Friday, 2 November 2007

Fishing in Middle Earth pt 2

The next day saw me and Bruce cautiously chugging out towards the
rivers mouth, eyes firmly placed on the waters surface and the echo
sounder. Meter by meter we glide forward, anxiously waiting for the
depth to drop away to distant grey and safety.

Nervously we lower the flimsy excuse for an anchor and survey the mass of rising grayling on
the waters surface. We had decided for a light tackle spinning
approach, leaving the esox lucius to their own devices. Target species
were the large perch and grayling that were happily doing their free
Willy impressions all round the boat .As I had discovered on previous
trips to Sweden, large ladies of the stream are rather partial to small
fluro orange or green spinners in tiny 3 or 4 gram sizes.. Blasphemy
for the stream keepers of the Test or the Annan. First drop down,
Bruce releases the spinner into the depths, lets it trundle off
downstream, the tip flickers, and savagely wrenches round and the first
fish of the trip is on.. The fish, an obliging perch of around 4 oz is
promptly kissed and returned, per established customs. Our boat is
gently swaying in the current as we dance on the crease between the
waters of the Ammeran and the Indalsalven. As if between worlds. In the
slate grey morning light, all around grayling French kissing the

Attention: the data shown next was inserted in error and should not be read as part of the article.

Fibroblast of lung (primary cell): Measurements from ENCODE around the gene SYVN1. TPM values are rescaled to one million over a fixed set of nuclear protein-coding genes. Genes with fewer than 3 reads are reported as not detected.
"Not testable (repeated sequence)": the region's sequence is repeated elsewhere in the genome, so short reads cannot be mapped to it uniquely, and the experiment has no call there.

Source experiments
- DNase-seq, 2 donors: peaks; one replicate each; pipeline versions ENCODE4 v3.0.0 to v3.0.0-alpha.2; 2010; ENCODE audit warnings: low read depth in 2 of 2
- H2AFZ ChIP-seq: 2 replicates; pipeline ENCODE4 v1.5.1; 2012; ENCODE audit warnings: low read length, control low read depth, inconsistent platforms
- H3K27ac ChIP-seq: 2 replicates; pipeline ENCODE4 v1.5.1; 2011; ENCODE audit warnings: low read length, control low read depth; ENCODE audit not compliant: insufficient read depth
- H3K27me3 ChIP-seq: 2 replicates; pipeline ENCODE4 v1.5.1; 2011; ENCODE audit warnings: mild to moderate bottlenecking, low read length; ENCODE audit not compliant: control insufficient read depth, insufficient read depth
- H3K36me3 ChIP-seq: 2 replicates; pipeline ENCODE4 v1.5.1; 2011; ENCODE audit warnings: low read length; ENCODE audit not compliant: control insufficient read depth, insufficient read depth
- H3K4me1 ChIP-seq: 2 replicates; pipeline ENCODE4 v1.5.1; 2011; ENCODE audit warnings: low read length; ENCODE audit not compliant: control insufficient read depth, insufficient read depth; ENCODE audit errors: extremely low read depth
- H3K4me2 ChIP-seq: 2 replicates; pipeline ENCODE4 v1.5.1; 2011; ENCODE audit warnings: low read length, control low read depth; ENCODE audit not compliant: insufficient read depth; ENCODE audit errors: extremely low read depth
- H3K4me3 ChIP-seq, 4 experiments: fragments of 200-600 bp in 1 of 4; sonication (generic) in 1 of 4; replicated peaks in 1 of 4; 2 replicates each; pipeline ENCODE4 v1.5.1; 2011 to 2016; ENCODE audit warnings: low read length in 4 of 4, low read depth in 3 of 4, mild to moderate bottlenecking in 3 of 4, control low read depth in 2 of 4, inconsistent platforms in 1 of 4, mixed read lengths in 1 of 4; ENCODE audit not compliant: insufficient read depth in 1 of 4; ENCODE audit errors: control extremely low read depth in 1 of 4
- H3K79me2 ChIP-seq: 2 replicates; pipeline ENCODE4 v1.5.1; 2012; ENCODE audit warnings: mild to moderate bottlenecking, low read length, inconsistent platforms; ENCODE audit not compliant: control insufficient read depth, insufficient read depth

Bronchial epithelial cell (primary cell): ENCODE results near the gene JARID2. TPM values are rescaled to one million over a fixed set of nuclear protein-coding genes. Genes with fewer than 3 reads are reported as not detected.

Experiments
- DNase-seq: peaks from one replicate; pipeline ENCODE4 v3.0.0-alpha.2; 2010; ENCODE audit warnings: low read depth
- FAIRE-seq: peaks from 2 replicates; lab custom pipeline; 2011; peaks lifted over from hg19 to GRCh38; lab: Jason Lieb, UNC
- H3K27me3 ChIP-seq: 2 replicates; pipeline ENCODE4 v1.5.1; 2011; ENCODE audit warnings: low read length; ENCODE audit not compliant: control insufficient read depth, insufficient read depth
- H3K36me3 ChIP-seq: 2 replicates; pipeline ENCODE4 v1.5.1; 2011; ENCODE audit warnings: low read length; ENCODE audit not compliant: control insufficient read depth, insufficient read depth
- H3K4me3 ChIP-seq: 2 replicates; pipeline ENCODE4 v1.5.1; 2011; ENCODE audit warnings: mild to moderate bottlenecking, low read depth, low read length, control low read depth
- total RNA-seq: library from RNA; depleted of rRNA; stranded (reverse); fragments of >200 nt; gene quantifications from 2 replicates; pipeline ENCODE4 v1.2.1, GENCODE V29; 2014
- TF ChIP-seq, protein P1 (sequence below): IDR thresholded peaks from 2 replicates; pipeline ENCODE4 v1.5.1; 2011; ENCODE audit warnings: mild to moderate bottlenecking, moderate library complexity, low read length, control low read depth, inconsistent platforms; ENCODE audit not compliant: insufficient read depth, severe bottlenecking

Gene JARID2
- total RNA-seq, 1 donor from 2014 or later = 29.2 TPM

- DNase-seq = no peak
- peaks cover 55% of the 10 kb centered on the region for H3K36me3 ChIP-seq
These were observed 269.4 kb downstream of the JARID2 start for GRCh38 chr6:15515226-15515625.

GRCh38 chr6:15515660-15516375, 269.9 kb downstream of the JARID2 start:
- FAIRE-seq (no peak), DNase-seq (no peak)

ruffled surface, rings within rings. The lady finally announces her
arrival, rudely, with a savage pull, instead of a demure knock. After
a short but spirited tussle, wherein she raises her fan (re:fin) to
assist her struggle. Briefly gracing our boat with her presence. Not a
ringside contender, in the weight scales, but welcome never the less.
The stripy ambassadors increase the frequency of their visits to the
boat, as does the lady of the stream, all the heavyweights are fighting

Back at Hansel house number2 , we make plans for the next day, its
pike time. Serious rods are assembled for our intended, fearsome
ironmongery unwrapped, knots tested- we are ready. 3.5 % Falcon beer
completes the evening. The wind blows from our Norwegian neighbors’,
chill marine damp, and mist wreathed hills greet us in the morning. Our
first efforts next to summer’s last green gardens in the shallows are
met with distain. On to the cauldron. Nature and geography have
conspired to create this pool, where current, granite and erosion meet
in a seemingly bottomless maelstrom. The Dutch came and conquered
during Julys halocline days- fish of magical measurements, lean and
dog-like. Myth-busting, the echo sounder shows pixels in place of
fantasy, banana shapes, resting hounds in their rocky kennels. Our best
efforts are rewarded with a zero, so we extract some stripy denizens
and move to new pastures. Face-saving gummy pike are attached to line,
and hopefully flung towards a rocky cul-de-sac. This languid backwater
resting in the space between summer and autumn must surely produce.
Instinct and judgment gain the upper hand, as the first green hound
doggedly struggles towards the boat. Sharp of tooth, and keen to feed,
is bergers maxim – this fish displays little of either- summer still
holds her grip- the autumn massacre is yet to begin. He is returned and
politely asked to request his mother’s colossal presence.